Innovative way of capturing CO2 developed by ICIQ

13 June 2018

CHEMICAL NEWS
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2018 is the European year of Cultural Heritage and the starting point for Nemosine, a EU funded project to preserve films, photographs and records for longer.

ICIQ (acronym of Catalan Institute for Chemical Research) ICIQ researchers discovered a new material that 'catches' CO2 molecules. The key of this innovation is found in the synthesis, carried out two years ago, of a compound of dust that in chemistry is called MOF (Metal Organic Framework). The peculiarity of this type of compounds is that they have a structure with channels at the atomic structure level. ICIQ researchers have discovered that these channels are highly selective with the CO2 molecule.

How it works

Cristina Sáenz de Pipaón, ICIQ scientist and team research leader, explains how it works: "when we pass a mixture of gaseous molecules, among which there is CO2, through a tube or pipe with the presence of this compound, CO2 molecules move at a lower speed than the other molecules. The fact that the carbon flux slows down allows us to separate it from the rest. The compound that has these properties can be integrated into a polymer, so a membrane that will retain these same properties, can be made".

The innovative technology, developed completely at ICIQ, incorporates this blue compound in a few plastic sheets -a membrane- that, rolled up, can be introduced into pipes to capture CO2 molecules and separate them from the rest of the gases. This is very useful in the management of biogas, a renewable energy source with immense potential.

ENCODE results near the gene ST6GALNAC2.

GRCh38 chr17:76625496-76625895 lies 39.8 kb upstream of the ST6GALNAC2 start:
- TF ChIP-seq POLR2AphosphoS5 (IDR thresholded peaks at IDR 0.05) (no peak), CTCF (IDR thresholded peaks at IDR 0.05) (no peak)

Biogas is a fuel that is obtained from the fermentation of compost and biomass. It is made up mainly by methane and carbon dioxide. Methane emitted directly into the atmosphere contributes -like CO2- to the greenhouse effect that causes Climate Change. "But once captured separately, both gases have an added value that we can take advantage of," underlines Cristina Sáenz de Pipaón. Methane is the popular 'natural gas' used in millions of households and industries around the world.

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Industry applications

One application of the new membranes is extracting CO2 from biogas and leaving it with a high content of methane to be able to inject it into the distribution network. "Currently, to separate the CO2 from the biogas, it is necessary to use a lot of energy, while with our system the costs could be greatly reduced because we do not need any compressor and then we would save energy" says Sáenz de Pipaón.

The main problem for purifying biogas today is the methods used that are expensive and very polluting. The membranes developed at the ICIQ are more sustainable because they work at atmospheric pressure, without cooling, and can save more than 25% in electricity compared to other methods. This could make many biogas plants profitable and viable. Although in Europe there are just 500 plants where the biogas is refined, beyond 2020 is expected to be more than ten thousand.

On the other hand, carbon dioxide has many applications: from the iron and steel sector to the food industry (bubbles of carbonated drinks or filling of lettuce bags are mainly CO2). "There are companies that would be interested in CO2. We could imagine that a company would capture its own CO2 and use it in a process, which would be very appealing economically. It would be a win-win situation". Sáenz de Pipaón thinks is a matter of time that this innovation could be widely used in the industry.

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Into the market

Seeing the potential of this technology, the ICIQ research team that worked on it decided to patent it. The innovative technology will be marketed through a spin-off company: Orchestra Scientific. The firm has already attracted the investors from around Spain and it seeks partners who want to exploit it. In addition, it investigates new applications for its membranes, such as the separation of CO2 from polluting emissions in general in order to avoid emitting them into the atmosphere.

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